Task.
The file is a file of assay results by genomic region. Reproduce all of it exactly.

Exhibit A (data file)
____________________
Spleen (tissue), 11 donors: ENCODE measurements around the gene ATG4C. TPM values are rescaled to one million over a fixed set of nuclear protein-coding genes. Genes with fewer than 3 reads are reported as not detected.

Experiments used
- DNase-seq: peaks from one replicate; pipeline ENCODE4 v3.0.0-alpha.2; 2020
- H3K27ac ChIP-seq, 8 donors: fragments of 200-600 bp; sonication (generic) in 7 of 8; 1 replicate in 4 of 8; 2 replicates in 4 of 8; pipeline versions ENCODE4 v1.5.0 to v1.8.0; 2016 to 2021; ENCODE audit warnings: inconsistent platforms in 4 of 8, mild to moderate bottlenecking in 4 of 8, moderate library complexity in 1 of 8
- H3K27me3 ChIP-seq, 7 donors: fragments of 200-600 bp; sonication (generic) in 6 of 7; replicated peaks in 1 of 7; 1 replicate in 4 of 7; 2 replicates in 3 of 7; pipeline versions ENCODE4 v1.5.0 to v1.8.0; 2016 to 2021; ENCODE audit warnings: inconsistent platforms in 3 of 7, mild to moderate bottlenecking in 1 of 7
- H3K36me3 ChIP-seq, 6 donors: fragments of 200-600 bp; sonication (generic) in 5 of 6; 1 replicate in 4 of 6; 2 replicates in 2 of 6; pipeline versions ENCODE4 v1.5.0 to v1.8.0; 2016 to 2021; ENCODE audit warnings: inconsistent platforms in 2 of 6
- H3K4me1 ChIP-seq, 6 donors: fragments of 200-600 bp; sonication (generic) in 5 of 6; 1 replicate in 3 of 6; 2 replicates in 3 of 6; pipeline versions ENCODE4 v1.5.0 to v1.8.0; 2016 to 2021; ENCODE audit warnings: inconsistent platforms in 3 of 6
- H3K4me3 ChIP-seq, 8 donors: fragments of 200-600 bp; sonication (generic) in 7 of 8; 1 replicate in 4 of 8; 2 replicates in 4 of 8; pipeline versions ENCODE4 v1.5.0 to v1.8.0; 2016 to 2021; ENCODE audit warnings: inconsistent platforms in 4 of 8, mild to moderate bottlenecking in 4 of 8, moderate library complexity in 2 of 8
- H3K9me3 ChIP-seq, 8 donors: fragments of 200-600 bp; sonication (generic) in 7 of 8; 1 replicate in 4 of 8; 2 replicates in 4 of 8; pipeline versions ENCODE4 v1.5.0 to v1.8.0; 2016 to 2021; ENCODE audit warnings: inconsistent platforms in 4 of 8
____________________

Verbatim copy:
Spleen (tissue), 11 donors: ENCODE measurements around the gene ATG4C. TPM values are rescaled to one million over a fixed set of nuclear protein-coding genes. Genes with fewer than 3 reads are reported as not detected.

Experiments used
- DNase-seq: peaks from one replicate; pipeline ENCODE4 v3.0.0-alpha.2; 2020
- H3K27ac ChIP-seq, 8 donors: fragments of 200-600 bp; sonication (generic) in 7 of 8; 1 replicate in 4 of 8; 2 replicates in 4 of 8; pipeline versions ENCODE4 v1.5.0 to v1.8.0; 2016 to 2021; ENCODE audit warnings: inconsistent platforms in 4 of 8, mild to moderate bottlenecking in 4 of 8, moderate library complexity in 1 of 8
- H3K27me3 ChIP-seq, 7 donors: fragments of 200-600 bp; sonication (generic) in 6 of 7; replicated peaks in 1 of 7; 1 replicate in 4 of 7; 2 replicates in 3 of 7; pipeline versions ENCODE4 v1.5.0 to v1.8.0; 2016 to 2021; ENCODE audit warnings: inconsistent platforms in 3 of 7, mild to moderate bottlenecking in 1 of 7
- H3K36me3 ChIP-seq, 6 donors: fragments of 200-600 bp; sonication (generic) in 5 of 6; 1 replicate in 4 of 6; 2 replicates in 2 of 6; pipeline versions ENCODE4 v1.5.0 to v1.8.0; 2016 to 2021; ENCODE audit warnings: inconsistent platforms in 2 of 6
- H3K4me1 ChIP-seq, 6 donors: fragments of 200-600 bp; sonication (generic) in 5 of 6; 1 replicate in 3 of 6; 2 replicates in 3 of 6; pipeline versions ENCODE4 v1.5.0 to v1.8.0; 2016 to 2021; ENCODE audit warnings: inconsistent platforms in 3 of 6
- H3K4me3 ChIP-seq, 8 donors: fragments of 200-600 bp; sonication (generic) in 7 of 8; 1 replicate in 4 of 8; 2 replicates in 4 of 8; pipeline versions ENCODE4 v1.5.0 to v1.8.0; 2016 to 2021; ENCODE audit warnings: inconsistent platforms in 4 of 8, mild to moderate bottlenecking in 4 of 8, moderate library complexity in 2 of 8
- H3K9me3 ChIP-seq, 8 donors: fragments of 200-600 bp; sonication (generic) in 7 of 8; 1 replicate in 4 of 8; 2 replicates in 4 of 8; pipeline versions ENCODE4 v1.5.0 to v1.8.0; 2016 to 2021; ENCODE audit warnings: inconsistent platforms in 4 of 8